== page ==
Figure 5 shows the effect of regridding over the course of 50 separate CF4 inversions (for 2015), from zero regridding steps (i.e. using a coarse grid space determined using information from NAME and the prior emissions), through to 25, and then 50 steps. The inversion was not allowed to decrease the minimum posterior grid size beyond four fine grid squares (i.e. 4 times the grid square). This method highlights the areas that have the highest emission density; the splitting of these grid cells improves the correlation between observations and posterior model output. However, these emission maps must be studied alongside the corresponding uncertainty maps. The inversion could continue to split towards a fine grid resolution limit even though there may not be enough information in the data to accurately constrain emissions from each course grid cell (leading to spurious emission patterns) and the process would be computationally very expensive. The largest emissions of CF4 arise from China, and Fig. 5 suggests the largest emissions come from an area between 35 and 38∘ N. The uncertainty on these emissions from the specific final coarse grid squares is large, and therefore care needs to be taken not to overinterpret emission hotspots. Although the grid is being split, it is not realistic for the model to correctly interpret the spatial distribution of emissions at this distance from GSN, and this is demonstrated in Fig. 5f where the relative error on emissions in this corner of the domain is large. Without better prior information, it is not possible to distinguish between real year-to-year emission pattern changes and inaccurate emission patterns (Figs. 6 and S7). Over the period of study, emissions of CF4 generally appear to arise from north of 30∘ N, and in 2008 and 2013 emissions appear around 25∘ N. However, GSN does not have good sensitivity to emissions from this area and it is possible that these emissions could be incorrectly assigned from Taiwan. Although emissions from South Korea are significantly lower than for China, the proximity to GSN causes the grid cells to be split and emissions to be assigned at higher spatial resolution and generally (except for 2008) in the north-west quadrant of the country. Splitting of grid cells in South Korea decreased the relative error on the emissions from particular grid squares, providing confidence that the placement of emissions is accurate. Further, for the sequential years 2013, 2014, and 2015, two specific grid cells in that north-west quadrant of South Korea are are highlighted with comparatively low uncertainties (Fig. S7). How well these consistent year-to-year emission patterns in South Korea correlate with the actual location of emissions needs to be the subject of further study (e.g. improved bottom-up inventory compilation efforts). Emissions from Japan are too uncertain to explore the spatial emissions pattern.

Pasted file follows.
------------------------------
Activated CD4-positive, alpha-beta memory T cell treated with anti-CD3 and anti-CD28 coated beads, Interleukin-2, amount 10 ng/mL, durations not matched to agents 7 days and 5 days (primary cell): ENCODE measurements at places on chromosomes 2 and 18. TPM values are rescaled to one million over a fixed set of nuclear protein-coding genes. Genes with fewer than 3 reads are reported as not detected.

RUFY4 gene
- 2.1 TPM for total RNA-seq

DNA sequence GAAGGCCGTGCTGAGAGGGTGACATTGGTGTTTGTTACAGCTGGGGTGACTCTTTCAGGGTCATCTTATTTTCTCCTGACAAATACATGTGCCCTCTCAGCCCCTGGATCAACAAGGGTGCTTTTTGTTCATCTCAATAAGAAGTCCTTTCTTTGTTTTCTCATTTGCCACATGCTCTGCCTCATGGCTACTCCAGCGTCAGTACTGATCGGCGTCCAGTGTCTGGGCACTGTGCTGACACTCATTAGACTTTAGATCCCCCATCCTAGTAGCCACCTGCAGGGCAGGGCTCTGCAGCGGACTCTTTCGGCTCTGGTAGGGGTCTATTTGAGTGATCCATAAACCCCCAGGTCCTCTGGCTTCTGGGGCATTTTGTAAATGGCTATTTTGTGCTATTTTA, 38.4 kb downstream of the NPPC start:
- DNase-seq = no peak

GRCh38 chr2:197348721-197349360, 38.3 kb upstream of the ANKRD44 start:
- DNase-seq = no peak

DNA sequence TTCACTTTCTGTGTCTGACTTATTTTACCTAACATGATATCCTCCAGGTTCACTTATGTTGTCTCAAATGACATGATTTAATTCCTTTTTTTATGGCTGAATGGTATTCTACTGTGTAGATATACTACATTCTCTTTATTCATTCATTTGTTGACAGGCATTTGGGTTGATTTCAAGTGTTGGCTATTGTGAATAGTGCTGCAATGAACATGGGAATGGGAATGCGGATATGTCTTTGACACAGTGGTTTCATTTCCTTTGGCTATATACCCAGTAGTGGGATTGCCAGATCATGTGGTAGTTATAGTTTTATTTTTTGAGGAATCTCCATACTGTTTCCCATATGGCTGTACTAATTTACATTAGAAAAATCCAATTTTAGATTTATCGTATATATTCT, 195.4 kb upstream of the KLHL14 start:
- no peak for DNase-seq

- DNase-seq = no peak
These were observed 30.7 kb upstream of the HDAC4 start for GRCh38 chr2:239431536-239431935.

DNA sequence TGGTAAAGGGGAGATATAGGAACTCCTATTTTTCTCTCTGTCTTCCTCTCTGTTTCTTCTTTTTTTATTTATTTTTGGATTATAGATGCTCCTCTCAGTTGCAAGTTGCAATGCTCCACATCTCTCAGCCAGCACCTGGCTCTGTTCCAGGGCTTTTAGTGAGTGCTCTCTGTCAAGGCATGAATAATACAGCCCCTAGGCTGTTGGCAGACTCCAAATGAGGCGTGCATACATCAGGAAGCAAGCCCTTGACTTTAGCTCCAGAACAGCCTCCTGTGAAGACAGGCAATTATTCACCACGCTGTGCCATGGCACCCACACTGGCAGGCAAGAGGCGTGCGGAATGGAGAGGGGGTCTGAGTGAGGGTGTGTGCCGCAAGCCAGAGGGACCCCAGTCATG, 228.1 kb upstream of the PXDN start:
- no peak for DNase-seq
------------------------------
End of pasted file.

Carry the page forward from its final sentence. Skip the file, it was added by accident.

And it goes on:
For NF3, emissions from China and Japan are too low and uncertain to interpret at finer spatial resolution. However, as with CF4, it is interesting to study the relatively more certain spatially disaggregated emissions from South Korea (Fig. 7). In common with CF4, NF3 emissions from the south-west area are minimal; however, in contrast to CF4, emissions occur on the eastern side of South Korea and on the south-east coast. Emissions from the south-east coast coincide with the known location of a production plant for NF3 located in the area of Ulsan (Gas World, 2011). If this plant is sufficiently separated in space from the end-users of NF3, then this result would indicate that production of NF3, not just use, could be a significant source in South Korea.